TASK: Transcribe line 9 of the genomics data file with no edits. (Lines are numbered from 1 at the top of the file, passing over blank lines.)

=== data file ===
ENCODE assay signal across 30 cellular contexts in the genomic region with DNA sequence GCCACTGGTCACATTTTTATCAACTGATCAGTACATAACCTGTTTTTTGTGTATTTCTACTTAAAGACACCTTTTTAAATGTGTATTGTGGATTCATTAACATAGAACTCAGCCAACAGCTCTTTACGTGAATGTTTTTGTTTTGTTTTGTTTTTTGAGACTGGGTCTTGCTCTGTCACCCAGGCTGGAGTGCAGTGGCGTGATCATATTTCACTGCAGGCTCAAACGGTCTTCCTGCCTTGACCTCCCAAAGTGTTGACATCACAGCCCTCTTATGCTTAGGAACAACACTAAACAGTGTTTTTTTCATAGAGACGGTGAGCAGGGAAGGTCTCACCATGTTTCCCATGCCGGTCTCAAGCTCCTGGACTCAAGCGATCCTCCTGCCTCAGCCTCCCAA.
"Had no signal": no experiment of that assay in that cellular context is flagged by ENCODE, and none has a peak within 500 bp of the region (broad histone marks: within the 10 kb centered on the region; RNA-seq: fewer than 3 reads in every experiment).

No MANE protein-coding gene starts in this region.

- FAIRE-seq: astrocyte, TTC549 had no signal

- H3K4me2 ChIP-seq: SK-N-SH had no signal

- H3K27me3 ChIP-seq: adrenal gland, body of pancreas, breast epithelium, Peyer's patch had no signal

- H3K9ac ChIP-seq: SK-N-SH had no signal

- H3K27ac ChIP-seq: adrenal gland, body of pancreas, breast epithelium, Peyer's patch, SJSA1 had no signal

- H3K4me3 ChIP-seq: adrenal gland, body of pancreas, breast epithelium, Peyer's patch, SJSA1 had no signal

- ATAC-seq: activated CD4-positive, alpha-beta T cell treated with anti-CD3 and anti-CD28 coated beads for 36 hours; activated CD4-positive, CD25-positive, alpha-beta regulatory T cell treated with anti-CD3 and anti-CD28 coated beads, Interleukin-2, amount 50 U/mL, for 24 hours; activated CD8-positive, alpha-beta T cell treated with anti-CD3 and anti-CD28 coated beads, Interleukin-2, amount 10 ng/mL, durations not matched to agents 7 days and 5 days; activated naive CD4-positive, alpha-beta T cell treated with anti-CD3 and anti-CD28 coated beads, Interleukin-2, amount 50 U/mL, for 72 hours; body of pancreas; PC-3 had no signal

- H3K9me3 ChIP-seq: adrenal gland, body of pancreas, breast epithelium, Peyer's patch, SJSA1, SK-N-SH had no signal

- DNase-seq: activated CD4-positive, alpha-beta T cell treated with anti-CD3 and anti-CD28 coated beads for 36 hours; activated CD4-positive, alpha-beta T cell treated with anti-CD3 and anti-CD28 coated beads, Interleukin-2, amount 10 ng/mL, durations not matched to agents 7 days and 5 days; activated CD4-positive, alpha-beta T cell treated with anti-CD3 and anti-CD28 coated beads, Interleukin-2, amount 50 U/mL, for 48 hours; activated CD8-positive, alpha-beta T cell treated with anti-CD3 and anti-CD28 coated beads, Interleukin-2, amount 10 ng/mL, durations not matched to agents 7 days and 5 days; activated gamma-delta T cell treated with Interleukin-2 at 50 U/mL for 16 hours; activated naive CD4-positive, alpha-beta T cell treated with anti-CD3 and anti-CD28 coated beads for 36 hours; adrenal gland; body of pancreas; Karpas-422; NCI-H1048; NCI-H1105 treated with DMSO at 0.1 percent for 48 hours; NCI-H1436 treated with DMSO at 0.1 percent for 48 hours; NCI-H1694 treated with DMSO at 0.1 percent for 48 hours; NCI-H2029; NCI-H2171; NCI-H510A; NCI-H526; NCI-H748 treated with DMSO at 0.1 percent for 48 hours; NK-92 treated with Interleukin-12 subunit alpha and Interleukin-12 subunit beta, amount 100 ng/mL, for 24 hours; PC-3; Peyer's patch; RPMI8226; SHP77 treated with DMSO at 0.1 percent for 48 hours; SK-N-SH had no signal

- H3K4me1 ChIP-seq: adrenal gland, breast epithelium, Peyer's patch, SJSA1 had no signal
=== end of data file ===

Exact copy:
- H3K4me3 ChIP-seq: adrenal gland, body of pancreas, breast epithelium, Peyer's patch, SJSA1 had no signal